Seattle needs thousands of housing units for low- to middle-income earners. House Our Neighbors has sponsored Initiative 135 (I-135) to create a public development authority (PDA; also known as a “public developer”) to create permanently affordable housing for households earning between 0% and 120% of area median income (AMI). I’m proud to be a supporter, with my labor and my money, of I-135, which is on the February 2023 special election ballot.
My support of I-135 represents my opinion alone and does not reflect the opinions of AWS, my employer, or its parent or subsidiary companies.
Seattle has been in a housing and homelessness crisis, officially, since a Proclamation of Civil Emergency in 2015. Seattle’s housing is among the most expensive in the country. A family of four earning over $100,000 per year may be unable to find, say, a 3-bedroom home for a few thousand dollars a month. Being rent burdened means that one is spending more than 30% of their gross income on housing. Public servants, like teachers, shouldn’t be rent burdened. Even at tech companies where I’ve worked, some of my coworkers have found themselves either rent burdened or displaced far away.
I used to consider myself a “market urbanist,” confident that if the city wanted to be affordable to everyone, it just needed to permit as many housing units as possible. I now understand that market-rate housing alone isn’t enough to serve low- and middle-income people. Private-sector landlords (both large and small), existing public and nonprofit housing organizations (some of whom I’ve supported with donations and investments), and low-income-targeted community land trusts are all providing housing for people today. I believe that social housing, built by a public developer, can complement — not replace — these existing models for housing.
Social housing is a public good, run by and for tenants. The public developer’s 13-member board will have at least 7 members who are currently tenants in social housing. The communities will be cross-class, not solely shelters for people without incomes and not projects that are limited to residents making 50% or less of AMI. They should be available throughout the city, integrated with communities, so that people won’t have to endure long commutes to work at good jobs in prospering areas.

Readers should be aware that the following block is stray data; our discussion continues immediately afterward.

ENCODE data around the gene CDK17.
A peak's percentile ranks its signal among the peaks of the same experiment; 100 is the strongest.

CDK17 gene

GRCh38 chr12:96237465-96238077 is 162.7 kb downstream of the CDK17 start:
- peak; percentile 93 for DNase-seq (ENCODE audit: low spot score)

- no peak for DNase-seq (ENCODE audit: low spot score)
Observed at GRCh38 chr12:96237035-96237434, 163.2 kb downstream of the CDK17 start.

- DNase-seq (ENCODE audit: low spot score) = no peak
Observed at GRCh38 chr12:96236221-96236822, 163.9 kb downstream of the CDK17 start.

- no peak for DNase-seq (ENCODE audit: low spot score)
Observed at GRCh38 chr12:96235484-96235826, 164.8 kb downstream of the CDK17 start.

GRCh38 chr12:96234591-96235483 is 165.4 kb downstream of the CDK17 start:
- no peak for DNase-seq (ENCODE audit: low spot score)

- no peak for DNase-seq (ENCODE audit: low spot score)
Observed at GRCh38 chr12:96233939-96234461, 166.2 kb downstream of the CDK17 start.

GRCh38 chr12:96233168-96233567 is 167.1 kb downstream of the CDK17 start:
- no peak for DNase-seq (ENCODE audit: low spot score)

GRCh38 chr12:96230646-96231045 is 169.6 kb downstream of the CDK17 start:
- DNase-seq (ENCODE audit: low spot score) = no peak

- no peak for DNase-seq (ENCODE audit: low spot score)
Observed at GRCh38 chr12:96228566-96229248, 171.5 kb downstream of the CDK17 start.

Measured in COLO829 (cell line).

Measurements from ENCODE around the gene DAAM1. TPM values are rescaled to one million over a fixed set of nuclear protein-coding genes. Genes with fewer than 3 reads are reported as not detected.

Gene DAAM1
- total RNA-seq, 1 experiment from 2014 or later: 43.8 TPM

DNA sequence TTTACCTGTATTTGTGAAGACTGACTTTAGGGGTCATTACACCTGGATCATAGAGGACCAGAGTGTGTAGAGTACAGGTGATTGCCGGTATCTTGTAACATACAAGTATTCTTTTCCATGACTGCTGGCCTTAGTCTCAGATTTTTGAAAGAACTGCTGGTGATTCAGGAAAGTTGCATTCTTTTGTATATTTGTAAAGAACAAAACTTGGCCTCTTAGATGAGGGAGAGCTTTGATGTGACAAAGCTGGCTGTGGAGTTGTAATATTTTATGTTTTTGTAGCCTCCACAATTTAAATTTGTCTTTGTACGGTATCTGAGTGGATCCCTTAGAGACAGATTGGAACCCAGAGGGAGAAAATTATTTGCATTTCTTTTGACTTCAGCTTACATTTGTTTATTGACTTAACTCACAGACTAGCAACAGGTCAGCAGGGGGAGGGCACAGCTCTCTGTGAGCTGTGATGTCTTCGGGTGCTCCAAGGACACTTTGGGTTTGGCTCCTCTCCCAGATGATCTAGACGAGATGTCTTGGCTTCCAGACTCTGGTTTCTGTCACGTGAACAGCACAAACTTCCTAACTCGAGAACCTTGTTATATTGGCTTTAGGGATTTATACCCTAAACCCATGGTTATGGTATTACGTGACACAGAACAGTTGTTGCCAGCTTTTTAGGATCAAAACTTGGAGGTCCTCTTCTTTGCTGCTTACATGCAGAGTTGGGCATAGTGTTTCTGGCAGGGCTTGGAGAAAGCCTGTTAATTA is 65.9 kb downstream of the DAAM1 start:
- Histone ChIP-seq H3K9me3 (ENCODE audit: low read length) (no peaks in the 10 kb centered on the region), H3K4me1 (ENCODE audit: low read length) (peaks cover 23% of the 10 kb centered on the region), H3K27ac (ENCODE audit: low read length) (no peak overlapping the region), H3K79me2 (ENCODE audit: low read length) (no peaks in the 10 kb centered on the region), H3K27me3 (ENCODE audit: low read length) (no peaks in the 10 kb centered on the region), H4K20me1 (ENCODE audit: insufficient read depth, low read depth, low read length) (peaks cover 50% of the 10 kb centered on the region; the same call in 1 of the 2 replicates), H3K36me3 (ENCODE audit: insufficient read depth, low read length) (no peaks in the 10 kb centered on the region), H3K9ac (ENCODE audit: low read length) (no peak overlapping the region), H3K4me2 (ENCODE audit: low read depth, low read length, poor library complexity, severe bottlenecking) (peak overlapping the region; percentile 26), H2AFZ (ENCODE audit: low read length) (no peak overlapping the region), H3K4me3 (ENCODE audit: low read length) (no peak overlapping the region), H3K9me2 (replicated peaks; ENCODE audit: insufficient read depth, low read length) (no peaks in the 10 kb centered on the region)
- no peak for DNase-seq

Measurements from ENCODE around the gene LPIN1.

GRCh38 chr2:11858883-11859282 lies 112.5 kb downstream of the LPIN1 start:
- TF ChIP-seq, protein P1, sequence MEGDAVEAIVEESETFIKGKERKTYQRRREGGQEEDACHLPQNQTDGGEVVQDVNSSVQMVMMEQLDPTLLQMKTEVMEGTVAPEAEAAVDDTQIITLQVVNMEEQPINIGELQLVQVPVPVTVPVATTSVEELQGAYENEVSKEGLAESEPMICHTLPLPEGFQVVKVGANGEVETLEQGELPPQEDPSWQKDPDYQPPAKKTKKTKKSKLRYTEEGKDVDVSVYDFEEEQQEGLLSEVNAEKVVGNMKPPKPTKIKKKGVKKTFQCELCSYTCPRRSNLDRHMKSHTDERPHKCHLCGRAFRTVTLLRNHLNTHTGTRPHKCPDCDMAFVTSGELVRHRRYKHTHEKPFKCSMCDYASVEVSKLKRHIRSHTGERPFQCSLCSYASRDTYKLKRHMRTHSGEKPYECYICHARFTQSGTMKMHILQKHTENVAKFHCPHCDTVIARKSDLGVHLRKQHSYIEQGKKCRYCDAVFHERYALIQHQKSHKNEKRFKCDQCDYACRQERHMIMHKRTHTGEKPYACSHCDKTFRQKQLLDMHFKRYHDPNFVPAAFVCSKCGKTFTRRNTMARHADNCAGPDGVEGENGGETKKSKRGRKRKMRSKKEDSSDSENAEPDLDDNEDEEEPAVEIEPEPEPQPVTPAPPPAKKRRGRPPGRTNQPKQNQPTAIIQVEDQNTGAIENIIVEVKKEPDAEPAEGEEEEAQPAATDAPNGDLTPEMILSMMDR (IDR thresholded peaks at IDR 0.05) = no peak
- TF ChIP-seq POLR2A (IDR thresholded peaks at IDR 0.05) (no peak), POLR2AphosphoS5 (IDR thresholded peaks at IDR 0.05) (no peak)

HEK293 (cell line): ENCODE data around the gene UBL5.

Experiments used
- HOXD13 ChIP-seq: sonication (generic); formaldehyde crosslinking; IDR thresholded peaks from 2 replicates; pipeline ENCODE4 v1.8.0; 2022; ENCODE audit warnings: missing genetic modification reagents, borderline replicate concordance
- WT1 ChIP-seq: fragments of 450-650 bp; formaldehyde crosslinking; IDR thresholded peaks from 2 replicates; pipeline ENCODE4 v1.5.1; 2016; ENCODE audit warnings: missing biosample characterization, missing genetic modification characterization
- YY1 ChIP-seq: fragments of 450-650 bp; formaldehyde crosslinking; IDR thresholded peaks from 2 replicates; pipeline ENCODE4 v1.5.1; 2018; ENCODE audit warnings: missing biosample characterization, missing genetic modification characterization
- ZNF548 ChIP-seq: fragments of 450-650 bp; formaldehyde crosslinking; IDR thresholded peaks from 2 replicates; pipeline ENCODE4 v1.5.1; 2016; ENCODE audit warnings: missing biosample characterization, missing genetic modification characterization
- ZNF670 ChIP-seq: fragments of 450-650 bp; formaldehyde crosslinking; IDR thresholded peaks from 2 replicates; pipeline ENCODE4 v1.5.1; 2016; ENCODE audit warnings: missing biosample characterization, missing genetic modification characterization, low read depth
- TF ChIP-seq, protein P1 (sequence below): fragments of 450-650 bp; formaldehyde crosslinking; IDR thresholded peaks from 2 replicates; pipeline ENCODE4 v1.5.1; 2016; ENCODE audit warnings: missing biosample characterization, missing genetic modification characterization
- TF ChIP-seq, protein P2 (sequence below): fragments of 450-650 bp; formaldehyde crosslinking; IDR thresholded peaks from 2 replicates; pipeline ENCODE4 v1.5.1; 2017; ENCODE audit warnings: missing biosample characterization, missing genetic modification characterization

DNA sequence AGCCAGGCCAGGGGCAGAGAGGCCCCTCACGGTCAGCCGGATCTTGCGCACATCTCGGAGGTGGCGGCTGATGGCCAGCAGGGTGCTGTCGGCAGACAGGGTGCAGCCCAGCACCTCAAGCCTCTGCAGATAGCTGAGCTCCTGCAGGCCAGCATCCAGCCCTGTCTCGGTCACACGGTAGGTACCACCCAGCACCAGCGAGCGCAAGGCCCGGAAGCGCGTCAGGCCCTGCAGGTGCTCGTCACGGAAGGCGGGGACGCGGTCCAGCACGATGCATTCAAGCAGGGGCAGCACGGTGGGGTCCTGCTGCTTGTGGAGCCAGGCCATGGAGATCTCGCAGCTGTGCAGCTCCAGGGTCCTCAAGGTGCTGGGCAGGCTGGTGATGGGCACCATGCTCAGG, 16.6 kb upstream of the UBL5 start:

The public development authority (PDA) movement has precedent in Seattle. After nearly being torn down for redevelopment in the 1960s, Pike Place Market formed its own PDA after a successful ballot initiative campaign in 1971. Today, the nonprofit Pike Place Market Preservation & Development Authority preserves the Market’s eclectic assortment of shops, businesses, charities, housing, and health care facilities. Once formed, a PDA like the proposed social housing developer can continue to exist with little interference from local legislators.
Who’s going to pay for it? A common “no” argument is that I-135 will require tax dollars to start and will not have a funding source of its own. This is misleading; a public developer doesn’t have taxing authority, but it can borrow money by issuing bonds. While it is true that the public developer will require a small amount of public money to establish, nearly all of the funding for its affordable housing will come not from taxpayers, but from bond investors. The residential buildings that the public developer owns will charge rent indexed to income for the life of the building — not just for a period of time before the building is allowed to revert to market rates.
Where will housing be built? I-135 won’t change zoning rules; social housing will have to obey the same rules as existing housing, so it will be expensive to build or buy homes. The roots of our housing shortage go back about 100 years to the birth of Seattle’s exclusionary zoning in the 1920s. Although multi-family housing existed in “single-family” residential zones before then, today, it is largely restricted to urban villages that are typically close to noisy and polluted arterial roads. To work around the zoning, single-room occupancy “aPodments” sprouted up around the city about 10 years ago, until the city closed the loophole that allowed micro-housing to flourish. The limitations on zoning are also responsible for the development of skinny, expensive, often-derided townhouses like the one I own and live in. The city’s Comprehensive Plan, currently being revised for adoption in 2024, needs to be rewritten to allow for more affordable housing in more places.
I-135 adds another option for Seattle to buy or build permanently affordable housing for the thousands of residents, present or future, who struggle to afford living in the city. More sprawl and displacement will only add to traffic congestion. Low-density housing construction in the suburbs and exurbs requires more land per capita and ever-longer commutes, often by single-occupancy vehicle, which are environmentally damaging. The public developer will complement, not replace, private-sector landlords and nonprofit housing providers. The model has worked in Vienna for generations and is now being introduced in other places, including Toronto and Maryland. If we want to avoid people falling into homelessness and if we want housed people to have a better shot at upward mobility, we need permanently affordable housing. I’m voting Yes on I-135 and I encourage Seattle voters to do the same.